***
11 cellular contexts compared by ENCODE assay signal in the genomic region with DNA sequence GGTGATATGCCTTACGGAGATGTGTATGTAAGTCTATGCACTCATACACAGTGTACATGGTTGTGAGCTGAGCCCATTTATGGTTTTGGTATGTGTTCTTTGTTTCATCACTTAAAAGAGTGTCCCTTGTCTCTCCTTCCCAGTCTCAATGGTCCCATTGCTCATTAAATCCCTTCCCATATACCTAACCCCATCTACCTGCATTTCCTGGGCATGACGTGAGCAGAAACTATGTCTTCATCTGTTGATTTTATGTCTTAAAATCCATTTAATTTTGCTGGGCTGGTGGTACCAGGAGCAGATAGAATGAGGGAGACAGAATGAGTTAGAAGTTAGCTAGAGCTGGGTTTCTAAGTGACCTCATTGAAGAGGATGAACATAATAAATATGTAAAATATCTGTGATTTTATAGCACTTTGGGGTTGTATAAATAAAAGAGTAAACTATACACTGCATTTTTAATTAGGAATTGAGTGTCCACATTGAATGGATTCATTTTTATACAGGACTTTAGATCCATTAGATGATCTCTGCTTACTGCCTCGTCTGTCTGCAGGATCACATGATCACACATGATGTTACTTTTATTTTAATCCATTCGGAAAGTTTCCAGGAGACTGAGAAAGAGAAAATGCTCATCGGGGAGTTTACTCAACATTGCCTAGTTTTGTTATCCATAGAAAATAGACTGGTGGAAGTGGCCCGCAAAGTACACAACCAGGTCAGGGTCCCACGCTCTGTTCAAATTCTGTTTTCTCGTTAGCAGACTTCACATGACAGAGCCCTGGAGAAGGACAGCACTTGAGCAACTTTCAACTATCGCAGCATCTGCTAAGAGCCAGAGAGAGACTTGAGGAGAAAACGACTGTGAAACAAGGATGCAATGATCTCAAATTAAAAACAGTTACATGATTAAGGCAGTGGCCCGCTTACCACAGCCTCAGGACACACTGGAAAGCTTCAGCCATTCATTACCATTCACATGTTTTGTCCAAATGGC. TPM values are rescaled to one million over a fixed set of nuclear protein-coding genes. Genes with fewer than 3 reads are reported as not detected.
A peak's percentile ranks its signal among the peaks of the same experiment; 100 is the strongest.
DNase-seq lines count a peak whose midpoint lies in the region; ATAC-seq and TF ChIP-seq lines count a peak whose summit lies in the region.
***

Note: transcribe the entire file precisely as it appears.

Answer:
11 cellular contexts compared by ENCODE assay signal in the genomic region with DNA sequence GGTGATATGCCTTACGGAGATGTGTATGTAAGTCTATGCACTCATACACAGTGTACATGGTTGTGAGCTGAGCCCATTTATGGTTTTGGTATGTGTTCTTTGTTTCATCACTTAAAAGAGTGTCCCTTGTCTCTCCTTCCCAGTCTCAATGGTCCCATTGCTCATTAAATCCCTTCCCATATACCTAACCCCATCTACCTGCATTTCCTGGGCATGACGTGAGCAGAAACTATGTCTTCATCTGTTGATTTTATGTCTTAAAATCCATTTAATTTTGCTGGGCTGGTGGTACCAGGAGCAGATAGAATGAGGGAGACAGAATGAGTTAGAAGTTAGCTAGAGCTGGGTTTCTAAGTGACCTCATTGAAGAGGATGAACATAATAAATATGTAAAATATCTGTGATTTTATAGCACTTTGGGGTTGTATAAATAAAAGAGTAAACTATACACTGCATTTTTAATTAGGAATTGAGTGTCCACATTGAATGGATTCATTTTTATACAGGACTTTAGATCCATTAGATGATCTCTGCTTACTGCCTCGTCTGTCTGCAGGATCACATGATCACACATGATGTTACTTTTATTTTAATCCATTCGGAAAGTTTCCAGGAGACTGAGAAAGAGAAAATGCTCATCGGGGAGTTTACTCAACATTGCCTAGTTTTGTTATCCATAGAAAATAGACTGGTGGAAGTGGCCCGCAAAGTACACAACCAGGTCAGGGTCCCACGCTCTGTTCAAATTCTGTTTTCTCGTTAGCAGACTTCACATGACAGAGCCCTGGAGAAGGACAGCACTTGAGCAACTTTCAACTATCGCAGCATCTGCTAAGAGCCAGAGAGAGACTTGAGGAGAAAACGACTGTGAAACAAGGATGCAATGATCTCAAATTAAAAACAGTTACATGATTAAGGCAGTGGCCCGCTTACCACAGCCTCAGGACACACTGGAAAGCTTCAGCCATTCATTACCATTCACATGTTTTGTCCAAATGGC. TPM values are rescaled to one million over a fixed set of nuclear protein-coding genes. Genes with fewer than 3 reads are reported as not detected.
A peak's percentile ranks its signal among the peaks of the same experiment; 100 is the strongest.
DNase-seq lines count a peak whose midpoint lies in the region; ATAC-seq and TF ChIP-seq lines count a peak whose summit lies in the region.